The lonely and anonymous life that most superheroes lead tugs at the heart strings of men and women alike - think Batman, Superman and Spiderman, amongst others. Marvel Comics, on the other hand, has given us 2 men that do not want to hide who they are.
One is Iron Man, who declares his identity to a startled world at a press conference
, and the other is Captain America, who does not feel the need to hide who he is, at least in the beginning.
And that is where the movie begins - at the beginning. Actually, it starts with the recent discovery of what looks like a large spacecraft in the middle of the Arctic, and then moves back in time to 1942. This is the year when the Second World War is at its peak, and the Nazis seem indestructible. This is also the year that the USA becomes more actively involved in what was so far a European war.
There are more than enough willing young men ready to be recruited by Uncle Sam, and amongst them is a feisty, stubborn young man (Chris Evans, or at least, his head on a cadaverous body) who has been rejected by the Army 4 times. He is too short, and thin - almost malnourished. His name is Steve Rogers, and his passion and patriotism is noted by Dr. Abraham Erskine (Stanley Tucci).
The good doctor is the creator of the Super Soldier serum, and he wants to experiment on the thin Rogers, despite a lot of opposition from Colonel Chester Phillips (Tommy Lee Jones). The doctor tells the enthusiastic Steve all about his first subject, Johann Schmidt (Hugo Weaving), and cautions the former against changing for the worse.
The serum apparently enhances the dominant qualities of a person, and because the doctor believes that Steve is a good person, he is convinced that his choice of subject is justified.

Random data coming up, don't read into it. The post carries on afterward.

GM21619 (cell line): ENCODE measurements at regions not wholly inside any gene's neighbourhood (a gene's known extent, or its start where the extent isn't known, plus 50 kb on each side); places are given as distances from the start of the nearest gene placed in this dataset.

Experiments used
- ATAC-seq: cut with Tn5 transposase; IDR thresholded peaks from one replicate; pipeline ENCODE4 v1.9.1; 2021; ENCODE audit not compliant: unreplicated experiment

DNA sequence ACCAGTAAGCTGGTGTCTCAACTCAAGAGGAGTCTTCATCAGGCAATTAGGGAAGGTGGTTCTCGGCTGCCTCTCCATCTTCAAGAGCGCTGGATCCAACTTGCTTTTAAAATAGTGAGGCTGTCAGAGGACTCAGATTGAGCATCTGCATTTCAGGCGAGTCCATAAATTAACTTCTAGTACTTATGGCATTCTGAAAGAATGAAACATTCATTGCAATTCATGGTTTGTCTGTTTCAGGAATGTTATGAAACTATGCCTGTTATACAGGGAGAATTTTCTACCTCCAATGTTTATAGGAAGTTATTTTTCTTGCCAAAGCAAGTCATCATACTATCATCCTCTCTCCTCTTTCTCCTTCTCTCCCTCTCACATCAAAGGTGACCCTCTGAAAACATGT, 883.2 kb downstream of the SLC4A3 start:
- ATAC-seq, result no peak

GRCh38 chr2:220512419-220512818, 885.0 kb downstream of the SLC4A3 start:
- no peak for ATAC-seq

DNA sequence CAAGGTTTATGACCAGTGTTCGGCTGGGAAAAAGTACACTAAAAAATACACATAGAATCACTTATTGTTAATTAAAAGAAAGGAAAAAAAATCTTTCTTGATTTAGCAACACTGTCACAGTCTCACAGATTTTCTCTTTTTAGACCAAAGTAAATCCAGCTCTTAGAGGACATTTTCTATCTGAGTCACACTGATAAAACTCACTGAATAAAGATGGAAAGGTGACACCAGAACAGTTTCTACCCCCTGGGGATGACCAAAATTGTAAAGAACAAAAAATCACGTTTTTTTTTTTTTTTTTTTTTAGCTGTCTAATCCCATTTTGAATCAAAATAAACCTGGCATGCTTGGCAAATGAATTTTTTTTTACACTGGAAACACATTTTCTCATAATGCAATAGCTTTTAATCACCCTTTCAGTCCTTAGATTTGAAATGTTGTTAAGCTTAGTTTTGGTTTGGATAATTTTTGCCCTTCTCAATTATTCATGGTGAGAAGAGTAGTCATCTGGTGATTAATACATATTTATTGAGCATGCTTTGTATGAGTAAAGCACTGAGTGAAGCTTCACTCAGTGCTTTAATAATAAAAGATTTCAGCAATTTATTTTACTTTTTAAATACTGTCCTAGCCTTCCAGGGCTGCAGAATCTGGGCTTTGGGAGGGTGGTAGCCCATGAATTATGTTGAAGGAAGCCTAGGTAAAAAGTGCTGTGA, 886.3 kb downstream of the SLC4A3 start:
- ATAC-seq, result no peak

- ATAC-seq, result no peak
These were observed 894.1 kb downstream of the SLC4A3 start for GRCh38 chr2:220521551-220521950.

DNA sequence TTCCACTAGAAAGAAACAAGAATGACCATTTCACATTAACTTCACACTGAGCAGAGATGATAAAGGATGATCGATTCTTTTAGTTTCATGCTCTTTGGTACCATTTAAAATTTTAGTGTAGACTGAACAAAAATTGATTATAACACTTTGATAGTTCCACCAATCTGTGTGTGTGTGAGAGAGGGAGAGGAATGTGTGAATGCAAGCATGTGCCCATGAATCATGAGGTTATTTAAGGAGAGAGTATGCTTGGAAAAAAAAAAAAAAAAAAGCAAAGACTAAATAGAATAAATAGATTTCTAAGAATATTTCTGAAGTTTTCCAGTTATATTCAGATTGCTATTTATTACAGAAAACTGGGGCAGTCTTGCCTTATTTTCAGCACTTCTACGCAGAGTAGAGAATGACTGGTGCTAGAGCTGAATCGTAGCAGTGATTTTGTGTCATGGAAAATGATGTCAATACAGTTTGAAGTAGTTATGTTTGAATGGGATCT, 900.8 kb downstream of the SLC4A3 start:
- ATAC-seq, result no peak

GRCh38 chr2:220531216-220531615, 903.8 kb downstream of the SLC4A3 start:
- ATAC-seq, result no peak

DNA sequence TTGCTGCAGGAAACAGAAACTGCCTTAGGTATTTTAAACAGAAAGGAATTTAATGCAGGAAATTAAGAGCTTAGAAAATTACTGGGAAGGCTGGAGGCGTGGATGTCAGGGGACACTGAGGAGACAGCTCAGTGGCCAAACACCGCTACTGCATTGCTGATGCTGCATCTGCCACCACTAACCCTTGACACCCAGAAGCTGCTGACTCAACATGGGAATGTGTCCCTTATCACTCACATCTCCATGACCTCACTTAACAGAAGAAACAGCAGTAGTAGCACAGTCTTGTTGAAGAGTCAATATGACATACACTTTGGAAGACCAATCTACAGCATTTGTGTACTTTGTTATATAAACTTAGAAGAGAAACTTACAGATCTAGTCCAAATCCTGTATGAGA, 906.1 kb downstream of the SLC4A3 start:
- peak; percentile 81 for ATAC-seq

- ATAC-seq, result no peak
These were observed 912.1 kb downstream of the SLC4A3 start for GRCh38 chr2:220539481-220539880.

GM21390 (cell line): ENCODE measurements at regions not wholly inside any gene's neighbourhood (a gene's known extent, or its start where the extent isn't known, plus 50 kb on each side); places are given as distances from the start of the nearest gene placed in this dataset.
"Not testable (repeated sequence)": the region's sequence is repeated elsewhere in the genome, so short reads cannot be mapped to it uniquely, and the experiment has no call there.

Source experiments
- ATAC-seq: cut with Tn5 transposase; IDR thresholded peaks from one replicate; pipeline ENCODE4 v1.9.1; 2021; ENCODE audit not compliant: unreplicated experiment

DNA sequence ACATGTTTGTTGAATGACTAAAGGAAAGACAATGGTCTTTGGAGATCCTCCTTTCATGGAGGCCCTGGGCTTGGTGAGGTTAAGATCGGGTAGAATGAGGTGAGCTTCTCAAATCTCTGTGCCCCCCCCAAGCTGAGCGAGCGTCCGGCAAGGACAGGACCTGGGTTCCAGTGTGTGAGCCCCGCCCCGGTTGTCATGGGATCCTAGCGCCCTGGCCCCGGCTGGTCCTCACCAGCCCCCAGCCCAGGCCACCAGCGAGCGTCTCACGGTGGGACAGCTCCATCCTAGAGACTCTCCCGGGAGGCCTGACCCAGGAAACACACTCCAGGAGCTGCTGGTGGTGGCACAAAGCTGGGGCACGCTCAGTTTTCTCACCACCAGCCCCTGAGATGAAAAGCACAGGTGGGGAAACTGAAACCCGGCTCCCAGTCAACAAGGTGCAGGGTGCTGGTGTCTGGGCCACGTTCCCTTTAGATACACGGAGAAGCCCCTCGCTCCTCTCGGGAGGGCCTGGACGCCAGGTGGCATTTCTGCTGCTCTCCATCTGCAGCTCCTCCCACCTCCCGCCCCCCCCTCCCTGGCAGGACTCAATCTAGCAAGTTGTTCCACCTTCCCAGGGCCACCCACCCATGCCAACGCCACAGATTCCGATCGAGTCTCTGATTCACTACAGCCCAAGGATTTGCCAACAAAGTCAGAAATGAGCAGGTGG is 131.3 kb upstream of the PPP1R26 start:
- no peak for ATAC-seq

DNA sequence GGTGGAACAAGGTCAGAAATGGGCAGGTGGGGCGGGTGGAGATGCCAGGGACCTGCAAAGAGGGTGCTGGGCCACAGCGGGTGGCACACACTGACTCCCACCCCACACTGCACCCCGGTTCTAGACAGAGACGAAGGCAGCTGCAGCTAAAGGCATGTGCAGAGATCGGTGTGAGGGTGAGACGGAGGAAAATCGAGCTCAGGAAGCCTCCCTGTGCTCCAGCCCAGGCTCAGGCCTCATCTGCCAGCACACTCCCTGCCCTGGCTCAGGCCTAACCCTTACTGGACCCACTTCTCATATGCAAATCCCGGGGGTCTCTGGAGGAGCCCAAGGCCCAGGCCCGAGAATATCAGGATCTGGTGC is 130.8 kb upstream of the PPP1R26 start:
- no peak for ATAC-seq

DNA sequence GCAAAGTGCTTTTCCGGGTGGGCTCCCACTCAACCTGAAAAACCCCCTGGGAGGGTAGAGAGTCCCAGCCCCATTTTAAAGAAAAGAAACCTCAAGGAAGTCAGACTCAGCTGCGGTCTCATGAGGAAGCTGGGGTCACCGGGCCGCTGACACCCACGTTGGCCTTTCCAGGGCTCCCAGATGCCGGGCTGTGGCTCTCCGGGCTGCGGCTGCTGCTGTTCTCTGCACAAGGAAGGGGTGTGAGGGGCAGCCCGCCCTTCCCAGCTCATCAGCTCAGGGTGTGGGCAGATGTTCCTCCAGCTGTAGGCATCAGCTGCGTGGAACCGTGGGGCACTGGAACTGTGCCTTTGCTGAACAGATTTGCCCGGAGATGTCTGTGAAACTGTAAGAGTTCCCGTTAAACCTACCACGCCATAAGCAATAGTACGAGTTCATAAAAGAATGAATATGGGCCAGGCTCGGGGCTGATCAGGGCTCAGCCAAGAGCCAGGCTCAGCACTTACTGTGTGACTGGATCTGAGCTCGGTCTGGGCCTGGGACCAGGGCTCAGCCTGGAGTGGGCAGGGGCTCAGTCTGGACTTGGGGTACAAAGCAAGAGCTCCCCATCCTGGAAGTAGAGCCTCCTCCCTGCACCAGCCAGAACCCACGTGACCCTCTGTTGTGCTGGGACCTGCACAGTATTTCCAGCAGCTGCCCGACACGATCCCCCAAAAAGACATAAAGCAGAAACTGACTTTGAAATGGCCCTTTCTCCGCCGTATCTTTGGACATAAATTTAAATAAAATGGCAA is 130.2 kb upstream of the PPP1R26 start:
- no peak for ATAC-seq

And so Captain America comes into existence, beginning his career as a promoter of war bonds, complete with a costume and shield. Will he able to save the world from Red Skull / Johann Schmidt's evil intentions? Only time, and patience, will tell. At 124 minutes, Captain America drags at places, and you wonder why nobody gets to the point immediately.
The story, however, is, like all superhero stories, a case of good versus evil (no grey characters). It meanders here and there before getting to the destruction of Red Skull, but watching it in 3D is absolutely worth it. Most of the action sequences were shot in real 3D, and are very effective. In contrast, the dialogue-heavy sequences - which were not
shot in 3D but were treated in post-production - look slightly flat.
Chris Evans is sincere. Apparently, it took him some time to agree to this role, but once he was convinced, he signed a 6-film deal. With his all-American looks, who better to play Captain America?
Hayley Atwell is decent, and Stanley Tucci speaking in a German accent is delightful. Hugo Weaving seemed deadlier as the antagonist in The Matrix
, but there is something about his accent that lends to the menace in this movie. Tommy Lee Jones plays the stereotypical grouchy army man, and he seems to love it.
Dominic Cooper plays Howard Stark, the father of Tony Stark, aka Iron Man
. He deserves more screen time for his spunk and irreverence. Stark seems to be the only one without problems, and is like a beam of sunshine in an otherwise oh-so-serious movie.
The franchise begins well, and one can only hope that the next 5 movies get better. As a period movie, Captain America: The First Avenger may not appeal to all age groups, and is definitely not the answer to a Harry Potter
, or even a Batman
, but it is worth a watch, for its lack of pretentiousness, if nothing else.